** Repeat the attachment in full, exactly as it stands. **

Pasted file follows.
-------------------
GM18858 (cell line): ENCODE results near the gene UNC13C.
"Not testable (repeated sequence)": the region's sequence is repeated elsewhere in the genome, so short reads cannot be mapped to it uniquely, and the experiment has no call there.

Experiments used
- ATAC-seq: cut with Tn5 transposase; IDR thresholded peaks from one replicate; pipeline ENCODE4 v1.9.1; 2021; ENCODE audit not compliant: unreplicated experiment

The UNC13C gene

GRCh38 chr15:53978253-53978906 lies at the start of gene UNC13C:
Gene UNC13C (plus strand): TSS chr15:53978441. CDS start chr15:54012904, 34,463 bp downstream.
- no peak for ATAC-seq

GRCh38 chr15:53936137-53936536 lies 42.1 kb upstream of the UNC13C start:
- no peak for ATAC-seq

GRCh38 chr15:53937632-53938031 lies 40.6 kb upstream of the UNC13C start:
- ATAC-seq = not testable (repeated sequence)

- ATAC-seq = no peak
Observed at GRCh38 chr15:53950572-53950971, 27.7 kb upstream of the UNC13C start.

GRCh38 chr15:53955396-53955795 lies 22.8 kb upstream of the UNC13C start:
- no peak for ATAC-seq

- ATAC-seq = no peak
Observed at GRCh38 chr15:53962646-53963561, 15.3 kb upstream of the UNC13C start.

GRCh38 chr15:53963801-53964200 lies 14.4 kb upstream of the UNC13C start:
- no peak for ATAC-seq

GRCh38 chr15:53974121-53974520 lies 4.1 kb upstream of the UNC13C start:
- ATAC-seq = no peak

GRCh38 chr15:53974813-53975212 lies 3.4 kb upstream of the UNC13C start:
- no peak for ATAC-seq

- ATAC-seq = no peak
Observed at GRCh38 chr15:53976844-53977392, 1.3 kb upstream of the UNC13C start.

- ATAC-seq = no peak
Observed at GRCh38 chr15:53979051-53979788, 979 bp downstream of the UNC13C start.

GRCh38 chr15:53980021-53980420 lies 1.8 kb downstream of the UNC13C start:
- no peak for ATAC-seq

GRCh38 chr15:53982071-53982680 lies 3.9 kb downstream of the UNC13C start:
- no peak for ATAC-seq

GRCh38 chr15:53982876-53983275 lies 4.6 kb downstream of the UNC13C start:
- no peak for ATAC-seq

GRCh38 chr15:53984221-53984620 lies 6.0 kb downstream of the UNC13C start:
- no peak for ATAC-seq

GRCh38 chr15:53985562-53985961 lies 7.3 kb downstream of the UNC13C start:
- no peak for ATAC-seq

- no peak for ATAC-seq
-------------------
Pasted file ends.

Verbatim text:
GM18858 (cell line): ENCODE results near the gene UNC13C.
"Not testable (repeated sequence)": the region's sequence is repeated elsewhere in the genome, so short reads cannot be mapped to it uniquely, and the experiment has no call there.

Experiments used
- ATAC-seq: cut with Tn5 transposase; IDR thresholded peaks from one replicate; pipeline ENCODE4 v1.9.1; 2021; ENCODE audit not compliant: unreplicated experiment

The UNC13C gene

GRCh38 chr15:53978253-53978906 lies at the start of gene UNC13C:
Gene UNC13C (plus strand): TSS chr15:53978441. CDS start chr15:54012904, 34,463 bp downstream.
- no peak for ATAC-seq

GRCh38 chr15:53936137-53936536 lies 42.1 kb upstream of the UNC13C start:
- no peak for ATAC-seq

GRCh38 chr15:53937632-53938031 lies 40.6 kb upstream of the UNC13C start:
- ATAC-seq = not testable (repeated sequence)

- ATAC-seq = no peak
Observed at GRCh38 chr15:53950572-53950971, 27.7 kb upstream of the UNC13C start.

GRCh38 chr15:53955396-53955795 lies 22.8 kb upstream of the UNC13C start:
- no peak for ATAC-seq

- ATAC-seq = no peak
Observed at GRCh38 chr15:53962646-53963561, 15.3 kb upstream of the UNC13C start.

GRCh38 chr15:53963801-53964200 lies 14.4 kb upstream of the UNC13C start:
- no peak for ATAC-seq

GRCh38 chr15:53974121-53974520 lies 4.1 kb upstream of the UNC13C start:
- ATAC-seq = no peak

GRCh38 chr15:53974813-53975212 lies 3.4 kb upstream of the UNC13C start:
- no peak for ATAC-seq

- ATAC-seq = no peak
Observed at GRCh38 chr15:53976844-53977392, 1.3 kb upstream of the UNC13C start.

- ATAC-seq = no peak
Observed at GRCh38 chr15:53979051-53979788, 979 bp downstream of the UNC13C start.

GRCh38 chr15:53980021-53980420 lies 1.8 kb downstream of the UNC13C start:
- no peak for ATAC-seq

GRCh38 chr15:53982071-53982680 lies 3.9 kb downstream of the UNC13C start:
- no peak for ATAC-seq

GRCh38 chr15:53982876-53983275 lies 4.6 kb downstream of the UNC13C start:
- no peak for ATAC-seq

GRCh38 chr15:53984221-53984620 lies 6.0 kb downstream of the UNC13C start:
- no peak for ATAC-seq

GRCh38 chr15:53985562-53985961 lies 7.3 kb downstream of the UNC13C start:
- no peak for ATAC-seq

- no peak for ATAC-seq